China's plans to limit coal usage over the next five years and reduce its consumption during the 15th Five-Year Plan period (2026-30) will spur the low-carbon transformation of the country's electric power system and ensure that it achieves its goal of peaking carbon emissions before 2030, experts said.
Addressing the Leaders Summit on Climate via video link from Beijing, President Xi Jinping said on Thursday that China will limit the increase in coal consumption during the 14th Five-Year Plan period (2021-25) and reduce coal consumption during the 15th Five-Year Plan period, with an eye on strictly controlling coal-fired power generation projects.
Stressing that the carbon peak and carbon neutrality targets have been added to China's overall plan for ecological conservation, Xi said the country is drafting an action plan and taking strong nationwide steps to peak carbon emissions, while a national carbon market will soon start trading.
Amid growing concerns about global climate change, China has said it would peak carbon dioxide emissions by 2030 and become carbon-neutral by 2060.
Experts said coal power is likely to become a balancing power instead of the main force, with the number of hours and percentage of coal power generation gradually decreasing. Coal power will play the role of supporting renewable energy to make sure that cleaner fuels play a key role in the country's energy mix.
China is also planning to reduce the share of coal in its overall energy mix to less than 56 percent this year, according to a guideline recently released by the National Energy Administration, compared with 56.8 percent in 2020 and 57.7 percent in 2019.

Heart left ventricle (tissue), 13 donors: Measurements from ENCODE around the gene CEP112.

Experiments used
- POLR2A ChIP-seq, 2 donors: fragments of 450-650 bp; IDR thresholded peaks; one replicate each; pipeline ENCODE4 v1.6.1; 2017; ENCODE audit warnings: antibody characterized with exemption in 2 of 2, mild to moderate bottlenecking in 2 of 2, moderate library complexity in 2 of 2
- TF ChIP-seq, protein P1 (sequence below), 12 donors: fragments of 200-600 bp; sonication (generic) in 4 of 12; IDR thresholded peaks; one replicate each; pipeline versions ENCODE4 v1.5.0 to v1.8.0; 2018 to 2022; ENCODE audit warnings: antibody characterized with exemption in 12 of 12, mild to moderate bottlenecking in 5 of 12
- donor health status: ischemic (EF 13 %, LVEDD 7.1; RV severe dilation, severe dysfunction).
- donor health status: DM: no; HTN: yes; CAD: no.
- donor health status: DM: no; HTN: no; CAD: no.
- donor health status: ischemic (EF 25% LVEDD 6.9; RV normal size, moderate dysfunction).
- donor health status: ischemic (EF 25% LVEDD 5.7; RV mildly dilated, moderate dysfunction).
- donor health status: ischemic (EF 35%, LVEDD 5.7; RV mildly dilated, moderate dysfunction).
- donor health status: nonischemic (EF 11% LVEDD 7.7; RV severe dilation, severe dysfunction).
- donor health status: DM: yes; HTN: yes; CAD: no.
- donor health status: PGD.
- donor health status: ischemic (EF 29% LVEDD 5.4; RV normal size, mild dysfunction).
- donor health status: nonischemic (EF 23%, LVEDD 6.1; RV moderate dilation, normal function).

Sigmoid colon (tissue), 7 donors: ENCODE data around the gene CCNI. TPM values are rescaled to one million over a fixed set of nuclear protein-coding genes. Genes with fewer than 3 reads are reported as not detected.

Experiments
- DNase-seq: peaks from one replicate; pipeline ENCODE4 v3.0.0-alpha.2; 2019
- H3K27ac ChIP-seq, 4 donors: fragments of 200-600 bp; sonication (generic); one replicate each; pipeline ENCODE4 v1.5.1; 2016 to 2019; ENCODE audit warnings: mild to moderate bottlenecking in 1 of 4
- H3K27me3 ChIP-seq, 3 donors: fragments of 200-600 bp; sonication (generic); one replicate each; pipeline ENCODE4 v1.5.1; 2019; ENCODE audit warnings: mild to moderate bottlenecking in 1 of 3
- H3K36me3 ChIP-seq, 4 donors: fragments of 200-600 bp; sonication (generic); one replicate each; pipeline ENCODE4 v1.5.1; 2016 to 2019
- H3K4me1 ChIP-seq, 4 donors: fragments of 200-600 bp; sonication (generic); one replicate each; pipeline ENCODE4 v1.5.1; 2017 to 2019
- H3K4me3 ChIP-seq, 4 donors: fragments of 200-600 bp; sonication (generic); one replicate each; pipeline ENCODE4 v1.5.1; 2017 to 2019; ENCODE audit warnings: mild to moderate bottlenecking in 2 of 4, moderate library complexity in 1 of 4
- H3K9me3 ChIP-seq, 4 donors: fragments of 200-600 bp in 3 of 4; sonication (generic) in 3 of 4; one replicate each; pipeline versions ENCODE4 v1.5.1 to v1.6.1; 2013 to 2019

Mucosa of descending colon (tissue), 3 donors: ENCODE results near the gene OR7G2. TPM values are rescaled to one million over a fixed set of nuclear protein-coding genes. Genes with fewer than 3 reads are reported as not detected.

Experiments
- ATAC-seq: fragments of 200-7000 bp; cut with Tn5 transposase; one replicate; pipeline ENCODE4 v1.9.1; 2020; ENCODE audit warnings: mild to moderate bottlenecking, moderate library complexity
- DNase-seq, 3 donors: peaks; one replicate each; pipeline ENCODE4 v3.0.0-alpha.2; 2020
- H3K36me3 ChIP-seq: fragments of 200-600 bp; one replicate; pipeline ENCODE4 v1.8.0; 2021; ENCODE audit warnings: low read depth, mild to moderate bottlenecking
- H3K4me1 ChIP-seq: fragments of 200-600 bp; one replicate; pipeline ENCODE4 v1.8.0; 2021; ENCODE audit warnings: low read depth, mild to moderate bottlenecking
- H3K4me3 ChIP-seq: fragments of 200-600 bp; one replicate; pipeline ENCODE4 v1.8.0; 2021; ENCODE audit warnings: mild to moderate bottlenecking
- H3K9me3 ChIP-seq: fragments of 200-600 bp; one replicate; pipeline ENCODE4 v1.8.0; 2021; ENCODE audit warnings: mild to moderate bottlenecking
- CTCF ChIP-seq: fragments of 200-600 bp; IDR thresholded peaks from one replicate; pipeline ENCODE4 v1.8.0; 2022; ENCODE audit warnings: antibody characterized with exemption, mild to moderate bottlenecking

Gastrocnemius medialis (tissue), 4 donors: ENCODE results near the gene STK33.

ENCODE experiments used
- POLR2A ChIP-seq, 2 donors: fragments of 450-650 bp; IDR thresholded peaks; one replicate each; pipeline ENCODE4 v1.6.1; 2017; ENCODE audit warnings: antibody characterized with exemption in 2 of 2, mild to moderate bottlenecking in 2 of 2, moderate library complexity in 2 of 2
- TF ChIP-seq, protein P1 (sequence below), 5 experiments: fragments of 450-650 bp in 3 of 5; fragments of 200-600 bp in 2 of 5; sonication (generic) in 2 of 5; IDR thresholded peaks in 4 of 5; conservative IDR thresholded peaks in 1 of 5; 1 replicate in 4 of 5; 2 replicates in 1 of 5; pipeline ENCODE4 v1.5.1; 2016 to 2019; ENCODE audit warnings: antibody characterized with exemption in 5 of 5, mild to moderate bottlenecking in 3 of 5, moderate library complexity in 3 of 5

"China has set well-rounded targets for not just coal reaching below 56 percent by the end of this year, but also for renewable energy to hit 11 percent (of the energy mix), all of which can help in the transition toward the 2030 carbon peak goal," said Wei Hanyang, a power market analyst at Bloomberg New Energy.
"However, the process would require coal power functions to shift from baseload to balancing power. It will have to face downward pressure from power market price, and almost at the same time, increasingly serve the intermittent renewables that will dominate the dispatching system."
Inefficient coal power plants may be forced out of the market in a shorter time frame than expected, he said.
It is hard to fundamentally change China's energy mix and sharply reduce the use of coal in overall energy consumption in the short term as energy consumption in the country is expected to continue growing with urbanization and industrial transformation going on, said Sun Zhen, deputy director of the climate change department under the Ministry of Ecology and Environment.
He Jiankun, dean of the Institute of Low Carbon Economy of Tsinghua University, said that China is still in the middle and later periods of developing its industrialization and urbanization to bolster economic growth.
Despite China enhancing its energy conservation and carbon reduction efforts, total energy demand will continue to grow for a certain period of time, he said, adding that it is necessary to strictly contain the coal consumption growth during the 14th Five-Year Plan period and ensure its steady decline in the next five years.
This year, China plans to further replace coal in final energy consumption with electricity equivalent to 200 billion kilowatt-hours, while increasing the proportion of electricity in final energy consumption to 28 percent, according to the National Energy Administration.
China will also strive to bring the installed capacity of non-fossil energy to 1.1 billion kilowatts and cut energy consumption per unit of gross domestic product by around 3 percent this year.
China will further strengthen control of the total coal consumption, push forward the efficient and clean use of coal, encourage comprehensive energy services and enhance energy-efficiency management, said the NEA.